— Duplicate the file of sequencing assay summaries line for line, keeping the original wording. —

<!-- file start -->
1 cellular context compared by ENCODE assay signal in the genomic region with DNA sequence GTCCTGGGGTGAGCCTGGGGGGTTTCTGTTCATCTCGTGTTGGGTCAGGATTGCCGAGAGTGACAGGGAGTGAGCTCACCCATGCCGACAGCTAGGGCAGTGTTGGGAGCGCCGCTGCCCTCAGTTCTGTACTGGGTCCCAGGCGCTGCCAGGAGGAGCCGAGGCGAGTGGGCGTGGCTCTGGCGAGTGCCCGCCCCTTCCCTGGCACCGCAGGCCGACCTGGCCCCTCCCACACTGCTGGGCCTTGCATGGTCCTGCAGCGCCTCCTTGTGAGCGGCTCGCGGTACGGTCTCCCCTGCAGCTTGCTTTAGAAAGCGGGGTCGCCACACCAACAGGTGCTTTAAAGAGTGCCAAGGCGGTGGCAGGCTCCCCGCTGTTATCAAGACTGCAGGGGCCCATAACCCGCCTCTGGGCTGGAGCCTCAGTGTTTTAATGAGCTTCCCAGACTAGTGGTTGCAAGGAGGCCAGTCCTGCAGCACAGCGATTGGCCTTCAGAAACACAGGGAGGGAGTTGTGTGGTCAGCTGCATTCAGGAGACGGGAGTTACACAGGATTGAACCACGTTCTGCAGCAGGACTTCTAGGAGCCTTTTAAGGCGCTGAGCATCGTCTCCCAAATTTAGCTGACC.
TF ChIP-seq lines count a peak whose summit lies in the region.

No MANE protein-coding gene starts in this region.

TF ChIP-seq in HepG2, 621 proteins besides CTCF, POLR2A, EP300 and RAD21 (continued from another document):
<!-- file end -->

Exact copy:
1 cellular context compared by ENCODE assay signal in the genomic region with DNA sequence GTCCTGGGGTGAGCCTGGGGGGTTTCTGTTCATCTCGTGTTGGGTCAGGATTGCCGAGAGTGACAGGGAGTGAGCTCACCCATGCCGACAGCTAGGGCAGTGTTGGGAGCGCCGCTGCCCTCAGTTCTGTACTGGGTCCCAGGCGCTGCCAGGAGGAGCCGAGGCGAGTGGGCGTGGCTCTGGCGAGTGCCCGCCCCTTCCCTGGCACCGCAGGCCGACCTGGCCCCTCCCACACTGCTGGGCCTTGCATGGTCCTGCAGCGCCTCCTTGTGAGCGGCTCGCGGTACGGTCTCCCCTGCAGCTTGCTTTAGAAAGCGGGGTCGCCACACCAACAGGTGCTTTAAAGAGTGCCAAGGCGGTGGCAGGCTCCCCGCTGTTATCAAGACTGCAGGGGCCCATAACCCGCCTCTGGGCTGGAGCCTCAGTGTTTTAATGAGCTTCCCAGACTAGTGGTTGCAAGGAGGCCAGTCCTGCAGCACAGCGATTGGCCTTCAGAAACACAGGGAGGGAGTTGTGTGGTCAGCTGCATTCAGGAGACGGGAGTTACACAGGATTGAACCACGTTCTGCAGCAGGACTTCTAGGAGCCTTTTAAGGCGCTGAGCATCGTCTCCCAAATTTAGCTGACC.
TF ChIP-seq lines count a peak whose summit lies in the region.

No MANE protein-coding gene starts in this region.

TF ChIP-seq in HepG2, 621 proteins besides CTCF, POLR2A, EP300 and RAD21 (continued from another document):